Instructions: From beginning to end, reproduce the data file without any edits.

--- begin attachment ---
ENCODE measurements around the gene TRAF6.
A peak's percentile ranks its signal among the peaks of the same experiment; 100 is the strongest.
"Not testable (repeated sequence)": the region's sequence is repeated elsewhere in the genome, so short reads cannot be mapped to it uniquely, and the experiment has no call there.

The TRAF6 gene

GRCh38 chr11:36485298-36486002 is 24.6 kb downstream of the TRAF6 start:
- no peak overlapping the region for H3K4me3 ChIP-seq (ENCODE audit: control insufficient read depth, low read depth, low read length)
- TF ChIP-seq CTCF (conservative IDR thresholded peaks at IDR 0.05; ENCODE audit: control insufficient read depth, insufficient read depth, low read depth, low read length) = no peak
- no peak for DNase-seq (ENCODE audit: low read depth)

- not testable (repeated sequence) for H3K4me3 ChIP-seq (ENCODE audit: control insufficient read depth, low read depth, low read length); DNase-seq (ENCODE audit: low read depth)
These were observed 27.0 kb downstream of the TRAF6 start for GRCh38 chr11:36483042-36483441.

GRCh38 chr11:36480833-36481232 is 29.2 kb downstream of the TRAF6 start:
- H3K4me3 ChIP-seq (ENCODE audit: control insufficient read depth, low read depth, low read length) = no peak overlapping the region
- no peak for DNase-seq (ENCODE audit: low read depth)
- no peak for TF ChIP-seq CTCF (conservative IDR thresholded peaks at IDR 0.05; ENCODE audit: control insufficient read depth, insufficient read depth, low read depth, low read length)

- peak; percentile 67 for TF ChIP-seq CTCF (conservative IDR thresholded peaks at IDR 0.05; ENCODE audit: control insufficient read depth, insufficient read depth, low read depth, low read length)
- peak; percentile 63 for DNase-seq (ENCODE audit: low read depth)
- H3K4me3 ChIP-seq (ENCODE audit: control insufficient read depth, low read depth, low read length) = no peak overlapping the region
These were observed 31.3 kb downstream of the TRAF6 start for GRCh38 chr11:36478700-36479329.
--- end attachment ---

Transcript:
ENCODE measurements around the gene TRAF6.
A peak's percentile ranks its signal among the peaks of the same experiment; 100 is the strongest.
"Not testable (repeated sequence)": the region's sequence is repeated elsewhere in the genome, so short reads cannot be mapped to it uniquely, and the experiment has no call there.

The TRAF6 gene

GRCh38 chr11:36485298-36486002 is 24.6 kb downstream of the TRAF6 start:
- no peak overlapping the region for H3K4me3 ChIP-seq (ENCODE audit: control insufficient read depth, low read depth, low read length)
- TF ChIP-seq CTCF (conservative IDR thresholded peaks at IDR 0.05; ENCODE audit: control insufficient read depth, insufficient read depth, low read depth, low read length) = no peak
- no peak for DNase-seq (ENCODE audit: low read depth)

- not testable (repeated sequence) for H3K4me3 ChIP-seq (ENCODE audit: control insufficient read depth, low read depth, low read length); DNase-seq (ENCODE audit: low read depth)
These were observed 27.0 kb downstream of the TRAF6 start for GRCh38 chr11:36483042-36483441.

GRCh38 chr11:36480833-36481232 is 29.2 kb downstream of the TRAF6 start:
- H3K4me3 ChIP-seq (ENCODE audit: control insufficient read depth, low read depth, low read length) = no peak overlapping the region
- no peak for DNase-seq (ENCODE audit: low read depth)
- no peak for TF ChIP-seq CTCF (conservative IDR thresholded peaks at IDR 0.05; ENCODE audit: control insufficient read depth, insufficient read depth, low read depth, low read length)

- peak; percentile 67 for TF ChIP-seq CTCF (conservative IDR thresholded peaks at IDR 0.05; ENCODE audit: control insufficient read depth, insufficient read depth, low read depth, low read length)
- peak; percentile 63 for DNase-seq (ENCODE audit: low read depth)
- H3K4me3 ChIP-seq (ENCODE audit: control insufficient read depth, low read depth, low read length) = no peak overlapping the region
These were observed 31.3 kb downstream of the TRAF6 start for GRCh38 chr11:36478700-36479329.